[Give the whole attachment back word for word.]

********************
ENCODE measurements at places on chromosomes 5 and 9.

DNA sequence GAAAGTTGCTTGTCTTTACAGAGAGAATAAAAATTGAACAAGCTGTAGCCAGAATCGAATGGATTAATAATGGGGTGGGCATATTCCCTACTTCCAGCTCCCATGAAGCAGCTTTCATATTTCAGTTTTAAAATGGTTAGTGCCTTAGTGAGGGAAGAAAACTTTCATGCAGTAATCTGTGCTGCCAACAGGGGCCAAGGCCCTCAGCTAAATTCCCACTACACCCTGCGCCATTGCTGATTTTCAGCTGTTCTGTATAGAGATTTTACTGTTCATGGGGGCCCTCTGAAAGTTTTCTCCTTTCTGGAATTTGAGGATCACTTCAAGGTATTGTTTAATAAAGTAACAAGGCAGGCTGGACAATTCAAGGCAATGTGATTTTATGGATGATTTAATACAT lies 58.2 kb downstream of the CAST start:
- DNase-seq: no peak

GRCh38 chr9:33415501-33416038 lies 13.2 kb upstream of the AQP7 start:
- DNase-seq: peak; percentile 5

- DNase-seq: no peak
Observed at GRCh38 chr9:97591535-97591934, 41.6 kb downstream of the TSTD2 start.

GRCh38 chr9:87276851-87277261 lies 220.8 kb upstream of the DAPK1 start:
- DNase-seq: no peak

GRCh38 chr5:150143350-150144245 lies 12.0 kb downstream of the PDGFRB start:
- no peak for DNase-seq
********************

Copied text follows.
ENCODE measurements at places on chromosomes 5 and 9.

DNA sequence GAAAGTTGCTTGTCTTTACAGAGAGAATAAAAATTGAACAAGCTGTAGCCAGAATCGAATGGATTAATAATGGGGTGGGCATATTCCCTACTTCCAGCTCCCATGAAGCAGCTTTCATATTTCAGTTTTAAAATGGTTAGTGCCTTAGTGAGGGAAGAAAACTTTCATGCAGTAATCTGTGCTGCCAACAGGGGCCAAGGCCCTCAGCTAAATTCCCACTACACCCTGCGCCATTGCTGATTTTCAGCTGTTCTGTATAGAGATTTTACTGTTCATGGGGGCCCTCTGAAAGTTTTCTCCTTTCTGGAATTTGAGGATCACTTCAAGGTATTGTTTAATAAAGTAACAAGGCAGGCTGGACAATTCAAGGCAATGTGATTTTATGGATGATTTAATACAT lies 58.2 kb downstream of the CAST start:
- DNase-seq: no peak

GRCh38 chr9:33415501-33416038 lies 13.2 kb upstream of the AQP7 start:
- DNase-seq: peak; percentile 5

- DNase-seq: no peak
Observed at GRCh38 chr9:97591535-97591934, 41.6 kb downstream of the TSTD2 start.

GRCh38 chr9:87276851-87277261 lies 220.8 kb upstream of the DAPK1 start:
- DNase-seq: no peak

GRCh38 chr5:150143350-150144245 lies 12.0 kb downstream of the PDGFRB start:
- no peak for DNase-seq